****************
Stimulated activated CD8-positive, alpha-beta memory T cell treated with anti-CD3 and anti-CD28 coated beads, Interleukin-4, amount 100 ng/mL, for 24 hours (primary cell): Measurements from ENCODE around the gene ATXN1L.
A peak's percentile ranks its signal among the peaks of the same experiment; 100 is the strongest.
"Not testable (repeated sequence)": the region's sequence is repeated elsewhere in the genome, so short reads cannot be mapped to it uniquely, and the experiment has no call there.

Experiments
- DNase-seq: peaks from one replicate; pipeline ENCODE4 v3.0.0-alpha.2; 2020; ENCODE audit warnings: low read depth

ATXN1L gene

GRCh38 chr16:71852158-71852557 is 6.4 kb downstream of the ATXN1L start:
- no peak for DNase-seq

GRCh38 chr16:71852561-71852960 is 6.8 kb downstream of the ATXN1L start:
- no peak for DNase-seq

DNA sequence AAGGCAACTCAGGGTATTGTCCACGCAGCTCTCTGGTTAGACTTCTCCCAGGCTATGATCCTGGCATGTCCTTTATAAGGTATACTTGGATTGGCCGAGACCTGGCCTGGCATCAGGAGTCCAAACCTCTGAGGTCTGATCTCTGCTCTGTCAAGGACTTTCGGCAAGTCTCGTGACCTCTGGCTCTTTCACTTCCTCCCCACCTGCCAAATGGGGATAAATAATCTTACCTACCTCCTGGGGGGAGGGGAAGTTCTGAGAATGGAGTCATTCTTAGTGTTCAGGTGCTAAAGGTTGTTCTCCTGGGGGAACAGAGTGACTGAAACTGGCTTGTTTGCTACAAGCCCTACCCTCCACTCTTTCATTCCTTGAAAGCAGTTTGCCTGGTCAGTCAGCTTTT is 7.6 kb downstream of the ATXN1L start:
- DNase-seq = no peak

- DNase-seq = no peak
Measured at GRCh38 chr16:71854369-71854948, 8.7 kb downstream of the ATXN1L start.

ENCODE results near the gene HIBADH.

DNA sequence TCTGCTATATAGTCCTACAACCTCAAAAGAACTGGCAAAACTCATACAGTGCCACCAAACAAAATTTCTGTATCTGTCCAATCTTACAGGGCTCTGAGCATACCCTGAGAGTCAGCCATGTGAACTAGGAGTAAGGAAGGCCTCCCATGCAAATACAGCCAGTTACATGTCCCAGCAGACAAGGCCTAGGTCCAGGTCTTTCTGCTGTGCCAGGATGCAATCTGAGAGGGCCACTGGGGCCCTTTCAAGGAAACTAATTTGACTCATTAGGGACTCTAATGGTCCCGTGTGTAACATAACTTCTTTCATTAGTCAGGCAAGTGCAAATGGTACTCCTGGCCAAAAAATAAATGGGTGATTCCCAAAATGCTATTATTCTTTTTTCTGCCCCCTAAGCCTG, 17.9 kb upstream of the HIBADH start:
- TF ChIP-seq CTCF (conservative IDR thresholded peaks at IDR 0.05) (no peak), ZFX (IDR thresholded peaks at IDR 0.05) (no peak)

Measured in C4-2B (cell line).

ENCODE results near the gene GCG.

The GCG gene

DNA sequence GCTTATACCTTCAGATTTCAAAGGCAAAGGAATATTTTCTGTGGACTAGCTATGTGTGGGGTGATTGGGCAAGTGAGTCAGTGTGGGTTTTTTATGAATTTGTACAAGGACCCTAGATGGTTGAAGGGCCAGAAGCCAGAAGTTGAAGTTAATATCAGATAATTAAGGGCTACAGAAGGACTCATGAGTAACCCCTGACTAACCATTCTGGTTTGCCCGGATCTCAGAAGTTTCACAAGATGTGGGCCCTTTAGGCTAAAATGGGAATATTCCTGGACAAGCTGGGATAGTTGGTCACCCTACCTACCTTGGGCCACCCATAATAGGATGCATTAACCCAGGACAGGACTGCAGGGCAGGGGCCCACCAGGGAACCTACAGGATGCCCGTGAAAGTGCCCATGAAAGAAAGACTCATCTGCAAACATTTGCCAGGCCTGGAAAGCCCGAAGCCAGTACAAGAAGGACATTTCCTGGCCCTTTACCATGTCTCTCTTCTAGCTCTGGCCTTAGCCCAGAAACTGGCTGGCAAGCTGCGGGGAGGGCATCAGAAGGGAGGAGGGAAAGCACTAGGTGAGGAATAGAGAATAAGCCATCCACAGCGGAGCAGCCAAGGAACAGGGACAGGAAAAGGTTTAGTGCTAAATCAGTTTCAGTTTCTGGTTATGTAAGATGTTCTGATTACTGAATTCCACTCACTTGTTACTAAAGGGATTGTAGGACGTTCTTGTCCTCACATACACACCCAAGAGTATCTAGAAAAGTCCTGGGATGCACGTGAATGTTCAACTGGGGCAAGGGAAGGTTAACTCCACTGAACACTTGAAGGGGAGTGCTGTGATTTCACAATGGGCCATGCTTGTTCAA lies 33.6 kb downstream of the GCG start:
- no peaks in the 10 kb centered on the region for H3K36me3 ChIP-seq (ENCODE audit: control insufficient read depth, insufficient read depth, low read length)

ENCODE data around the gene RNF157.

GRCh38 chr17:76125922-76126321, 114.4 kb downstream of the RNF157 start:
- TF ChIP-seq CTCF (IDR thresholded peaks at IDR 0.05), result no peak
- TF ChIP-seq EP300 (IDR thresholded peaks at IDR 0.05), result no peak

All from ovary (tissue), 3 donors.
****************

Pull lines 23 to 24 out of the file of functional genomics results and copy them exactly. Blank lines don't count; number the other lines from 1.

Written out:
ENCODE data around the gene RNF157.

GRCh38 chr17:76125922-76126321, 114.4 kb downstream of the RNF157 start: